In terms of safety, front, side and curtain airbags are standard, along with forward collision warning, electronic stability control with electronic roll mitigation, blind spot monitoring, rear cross path detection, lane departure warning plus and rear back-up camera.
Added to these are traffic sign recognition, intelligent speed assist, drowsy driver alert and automatic emergency braking with pedestrian and cyclist recognition.
A new 360-degree camera is standard with Trailhawk.
Compass comes with a 5-year/100,000km warranty and lifetime roadside assistance for vehicles serviced by Jeep.
Capped-price servicing for Trailhawk means you’ll pay $399 per visit for the first five services, with intervals set at 12 months or 20,000km — whichever comes first.
What’s it go like?
Trailhawk is powered by a 2.0-litre turbo-diesel that delivers 125kW of power and 350Nm of torque, the latter from 1750 revs.
The diesel is paired with a 9-speed sequential auto, which means you can change manually with the transmission shift.
The 4×4 system is the same ‘Jeep Active Drive Low’ system that can be found in Limited and S-Limited models and is a part-time system that sends torque to the rear wheels as required.
What this means is that most of the time it operates in front-wheel drive.
The dash from 0-100km/h takes 9.7 seconds and fuel consumption is a claimed 6.9L/100km.
To put this in perspective, diesels are fast approaching their use by date, especially in the context of smaller SUVs, which makes this one a bit desirable.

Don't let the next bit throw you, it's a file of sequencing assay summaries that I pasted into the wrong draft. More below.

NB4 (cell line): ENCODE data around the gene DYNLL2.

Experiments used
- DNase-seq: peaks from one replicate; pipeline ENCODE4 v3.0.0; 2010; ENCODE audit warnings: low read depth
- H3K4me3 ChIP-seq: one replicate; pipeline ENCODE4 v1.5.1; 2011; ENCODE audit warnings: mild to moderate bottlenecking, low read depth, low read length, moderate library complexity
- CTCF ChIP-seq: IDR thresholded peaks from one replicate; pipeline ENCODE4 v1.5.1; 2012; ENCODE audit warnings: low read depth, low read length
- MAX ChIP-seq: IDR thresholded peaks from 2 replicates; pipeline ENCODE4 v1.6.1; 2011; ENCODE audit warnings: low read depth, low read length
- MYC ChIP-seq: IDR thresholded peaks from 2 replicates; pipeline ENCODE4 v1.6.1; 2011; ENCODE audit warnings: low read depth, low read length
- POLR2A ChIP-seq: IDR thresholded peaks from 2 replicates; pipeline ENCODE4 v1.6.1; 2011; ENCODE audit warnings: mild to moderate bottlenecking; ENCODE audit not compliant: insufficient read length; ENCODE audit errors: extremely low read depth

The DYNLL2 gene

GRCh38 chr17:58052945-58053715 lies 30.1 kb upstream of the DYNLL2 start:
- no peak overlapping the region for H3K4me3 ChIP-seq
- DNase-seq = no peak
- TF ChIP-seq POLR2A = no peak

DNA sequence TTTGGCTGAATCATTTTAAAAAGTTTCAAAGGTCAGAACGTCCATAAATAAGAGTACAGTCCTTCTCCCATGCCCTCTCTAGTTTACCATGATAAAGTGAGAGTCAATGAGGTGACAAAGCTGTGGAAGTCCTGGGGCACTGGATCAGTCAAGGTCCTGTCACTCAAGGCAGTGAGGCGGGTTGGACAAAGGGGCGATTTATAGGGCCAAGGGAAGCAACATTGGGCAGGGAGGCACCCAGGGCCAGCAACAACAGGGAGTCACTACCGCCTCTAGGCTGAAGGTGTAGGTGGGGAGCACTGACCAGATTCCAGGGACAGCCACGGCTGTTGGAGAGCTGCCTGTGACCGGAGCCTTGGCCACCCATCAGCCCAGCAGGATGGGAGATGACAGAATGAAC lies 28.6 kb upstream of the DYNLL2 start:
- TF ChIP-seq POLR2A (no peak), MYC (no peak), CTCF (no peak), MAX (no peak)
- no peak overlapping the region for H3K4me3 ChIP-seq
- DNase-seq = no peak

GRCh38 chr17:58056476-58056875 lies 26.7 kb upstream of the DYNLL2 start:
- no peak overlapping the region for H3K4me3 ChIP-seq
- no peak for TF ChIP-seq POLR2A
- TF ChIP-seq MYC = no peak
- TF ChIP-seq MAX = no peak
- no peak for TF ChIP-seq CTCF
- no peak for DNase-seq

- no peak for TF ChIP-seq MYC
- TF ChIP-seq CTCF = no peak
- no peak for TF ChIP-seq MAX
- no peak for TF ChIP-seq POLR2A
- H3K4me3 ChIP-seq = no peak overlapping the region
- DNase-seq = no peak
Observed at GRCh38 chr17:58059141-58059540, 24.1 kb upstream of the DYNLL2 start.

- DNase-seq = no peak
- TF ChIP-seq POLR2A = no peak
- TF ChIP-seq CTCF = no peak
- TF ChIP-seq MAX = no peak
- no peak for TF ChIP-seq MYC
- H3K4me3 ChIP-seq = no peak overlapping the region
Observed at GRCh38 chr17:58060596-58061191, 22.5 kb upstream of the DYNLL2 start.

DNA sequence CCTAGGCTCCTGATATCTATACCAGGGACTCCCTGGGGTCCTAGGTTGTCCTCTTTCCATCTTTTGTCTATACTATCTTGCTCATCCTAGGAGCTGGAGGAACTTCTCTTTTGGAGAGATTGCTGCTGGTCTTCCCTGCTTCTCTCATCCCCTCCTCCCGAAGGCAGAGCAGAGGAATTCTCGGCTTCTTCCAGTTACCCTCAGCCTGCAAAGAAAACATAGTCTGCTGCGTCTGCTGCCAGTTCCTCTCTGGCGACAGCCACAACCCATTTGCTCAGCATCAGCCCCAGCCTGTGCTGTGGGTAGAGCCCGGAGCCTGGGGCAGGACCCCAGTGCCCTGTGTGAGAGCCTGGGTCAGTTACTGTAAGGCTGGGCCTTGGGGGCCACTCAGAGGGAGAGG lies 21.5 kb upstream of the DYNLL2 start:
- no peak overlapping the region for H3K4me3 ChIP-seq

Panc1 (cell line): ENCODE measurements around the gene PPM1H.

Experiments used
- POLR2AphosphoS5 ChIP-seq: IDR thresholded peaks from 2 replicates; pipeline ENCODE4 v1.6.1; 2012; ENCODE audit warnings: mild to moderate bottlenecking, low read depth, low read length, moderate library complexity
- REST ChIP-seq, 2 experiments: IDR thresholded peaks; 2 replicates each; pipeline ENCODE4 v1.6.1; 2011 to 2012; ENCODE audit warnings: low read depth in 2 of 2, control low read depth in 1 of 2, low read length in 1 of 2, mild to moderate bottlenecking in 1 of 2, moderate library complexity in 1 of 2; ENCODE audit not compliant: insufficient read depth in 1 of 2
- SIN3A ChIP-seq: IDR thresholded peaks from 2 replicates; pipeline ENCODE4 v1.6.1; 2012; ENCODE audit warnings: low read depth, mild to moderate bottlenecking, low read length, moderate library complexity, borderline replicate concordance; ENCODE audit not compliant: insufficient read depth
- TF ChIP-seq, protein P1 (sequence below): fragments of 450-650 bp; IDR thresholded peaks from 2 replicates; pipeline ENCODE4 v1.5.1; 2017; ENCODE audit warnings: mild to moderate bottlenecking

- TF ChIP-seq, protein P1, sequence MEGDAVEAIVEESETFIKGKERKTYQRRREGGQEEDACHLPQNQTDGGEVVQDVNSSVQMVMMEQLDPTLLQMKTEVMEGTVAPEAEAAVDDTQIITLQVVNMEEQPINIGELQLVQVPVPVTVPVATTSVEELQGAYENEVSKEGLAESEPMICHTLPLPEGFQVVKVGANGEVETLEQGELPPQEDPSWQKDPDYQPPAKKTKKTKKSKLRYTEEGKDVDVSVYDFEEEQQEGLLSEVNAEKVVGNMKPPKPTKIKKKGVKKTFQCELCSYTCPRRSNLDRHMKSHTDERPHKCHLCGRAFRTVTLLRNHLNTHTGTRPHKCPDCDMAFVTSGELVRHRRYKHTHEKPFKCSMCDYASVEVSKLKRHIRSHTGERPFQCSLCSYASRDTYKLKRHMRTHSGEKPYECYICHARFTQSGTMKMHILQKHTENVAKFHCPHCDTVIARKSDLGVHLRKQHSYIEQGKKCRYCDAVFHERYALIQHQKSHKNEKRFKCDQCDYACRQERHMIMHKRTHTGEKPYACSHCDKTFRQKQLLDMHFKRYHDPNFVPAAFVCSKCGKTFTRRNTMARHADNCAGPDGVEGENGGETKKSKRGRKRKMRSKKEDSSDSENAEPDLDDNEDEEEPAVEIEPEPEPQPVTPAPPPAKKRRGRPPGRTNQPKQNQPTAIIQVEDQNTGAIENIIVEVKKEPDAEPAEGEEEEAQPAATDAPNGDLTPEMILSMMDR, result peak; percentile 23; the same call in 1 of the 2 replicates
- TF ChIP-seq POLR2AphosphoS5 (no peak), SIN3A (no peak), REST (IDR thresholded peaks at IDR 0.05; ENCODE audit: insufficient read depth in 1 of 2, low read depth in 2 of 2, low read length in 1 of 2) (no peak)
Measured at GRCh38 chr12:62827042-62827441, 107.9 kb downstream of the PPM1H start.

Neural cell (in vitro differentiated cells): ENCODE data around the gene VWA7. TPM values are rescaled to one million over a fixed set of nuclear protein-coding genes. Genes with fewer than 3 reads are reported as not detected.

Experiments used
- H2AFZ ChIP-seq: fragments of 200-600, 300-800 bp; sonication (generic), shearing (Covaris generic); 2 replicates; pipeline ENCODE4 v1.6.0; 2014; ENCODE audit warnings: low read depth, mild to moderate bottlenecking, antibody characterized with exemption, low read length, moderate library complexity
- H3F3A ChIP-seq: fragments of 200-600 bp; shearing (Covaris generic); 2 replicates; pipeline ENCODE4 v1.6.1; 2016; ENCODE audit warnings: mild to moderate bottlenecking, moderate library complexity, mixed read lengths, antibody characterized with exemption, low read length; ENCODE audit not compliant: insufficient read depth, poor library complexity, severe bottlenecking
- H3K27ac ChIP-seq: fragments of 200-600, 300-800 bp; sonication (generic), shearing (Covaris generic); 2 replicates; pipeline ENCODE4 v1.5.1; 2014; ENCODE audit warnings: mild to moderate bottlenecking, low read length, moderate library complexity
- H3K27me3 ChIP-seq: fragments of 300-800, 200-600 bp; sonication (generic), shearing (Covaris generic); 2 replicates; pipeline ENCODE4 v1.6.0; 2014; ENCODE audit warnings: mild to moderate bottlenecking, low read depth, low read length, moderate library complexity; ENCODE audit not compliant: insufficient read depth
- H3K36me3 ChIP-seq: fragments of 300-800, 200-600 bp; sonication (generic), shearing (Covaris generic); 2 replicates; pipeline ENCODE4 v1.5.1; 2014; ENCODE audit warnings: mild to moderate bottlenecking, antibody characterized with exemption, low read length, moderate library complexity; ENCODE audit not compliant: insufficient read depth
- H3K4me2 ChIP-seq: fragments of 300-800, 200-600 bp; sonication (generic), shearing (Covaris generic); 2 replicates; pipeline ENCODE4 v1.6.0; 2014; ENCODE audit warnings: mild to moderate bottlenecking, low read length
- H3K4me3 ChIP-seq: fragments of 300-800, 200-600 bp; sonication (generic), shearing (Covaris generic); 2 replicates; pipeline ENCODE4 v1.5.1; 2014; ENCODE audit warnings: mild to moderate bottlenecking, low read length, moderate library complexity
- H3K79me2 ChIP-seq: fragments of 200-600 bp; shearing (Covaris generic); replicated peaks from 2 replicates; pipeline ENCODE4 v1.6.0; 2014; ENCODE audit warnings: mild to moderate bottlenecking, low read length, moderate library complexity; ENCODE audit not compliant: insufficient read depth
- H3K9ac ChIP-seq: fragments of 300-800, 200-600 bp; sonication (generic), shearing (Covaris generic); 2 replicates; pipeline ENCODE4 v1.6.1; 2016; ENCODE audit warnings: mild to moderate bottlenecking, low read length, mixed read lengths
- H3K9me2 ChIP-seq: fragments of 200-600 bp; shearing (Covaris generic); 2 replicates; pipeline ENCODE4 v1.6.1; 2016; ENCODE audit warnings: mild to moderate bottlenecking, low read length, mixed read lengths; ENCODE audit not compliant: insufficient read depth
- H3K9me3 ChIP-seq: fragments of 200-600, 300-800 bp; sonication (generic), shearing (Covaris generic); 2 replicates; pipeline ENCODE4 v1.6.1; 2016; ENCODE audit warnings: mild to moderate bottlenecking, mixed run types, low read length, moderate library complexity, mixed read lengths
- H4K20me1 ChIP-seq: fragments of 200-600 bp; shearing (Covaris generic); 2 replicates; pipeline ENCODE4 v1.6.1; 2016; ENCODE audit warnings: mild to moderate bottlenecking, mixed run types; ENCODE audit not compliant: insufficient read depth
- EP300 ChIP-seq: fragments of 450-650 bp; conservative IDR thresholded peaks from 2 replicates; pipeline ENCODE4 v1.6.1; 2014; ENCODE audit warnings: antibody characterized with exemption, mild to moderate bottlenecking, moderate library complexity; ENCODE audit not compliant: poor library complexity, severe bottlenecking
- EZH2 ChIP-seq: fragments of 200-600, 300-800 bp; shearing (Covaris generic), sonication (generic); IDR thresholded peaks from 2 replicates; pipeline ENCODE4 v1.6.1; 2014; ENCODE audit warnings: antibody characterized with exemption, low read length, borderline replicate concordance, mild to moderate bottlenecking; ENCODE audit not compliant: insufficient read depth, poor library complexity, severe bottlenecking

Not only do diesels offer superior fuel economy, the lazy, low-revving engines are better suited to the demands of off-road driving.
They are not prone to water problems and are able to operate just above stall speed which allows drivers to pick their way through tricky terrain.
First up, however, we need to address Trailhawk’s on-road performance where it will spend most of its time.
It’s generally slow to respond to the throttle, with two seconds of turbo lag and feels like you’re driving with the handbrake on most of the time.
The steering is heavy at low speeds but becomes lighter the faster you go, when ideally it should be the other way around.
Driving, it feels like you’re fighting against the lane keeping assistance the whole of the time.
As an experiment, we deactivated this feature and it transformed the way the car drives.
The steering immediately became lighter and more manageable around town, but the prospect of having to switch it off each time is unappealing.
Inside Trailhawk is well kitted out, a snug but comfy fit, with limited rear legroom and a smallish boot.
The driver faces a new, ultra-high definition, 10.25-inch digital instrument cluster which can be configured differently with the push of a button.
And, at this point, I’d like to inquire when did Chrysler-Jeep hire the infamous Toyota safety nanny?
In Toyotas she’s the one that stops you from operating the touchscreen once the vehicle is moving.
Guess what. Now the screen in Jeeps is exactly the same, or at least it is in the Trailhawk.
At first we thought the system wasn’t working properly, but then the penny dropped.
In the old days, a pop up asked whether you were the driver or passenger?
If you answered passenger, then you were allowed to proceed unhindered — who the hell dobbed?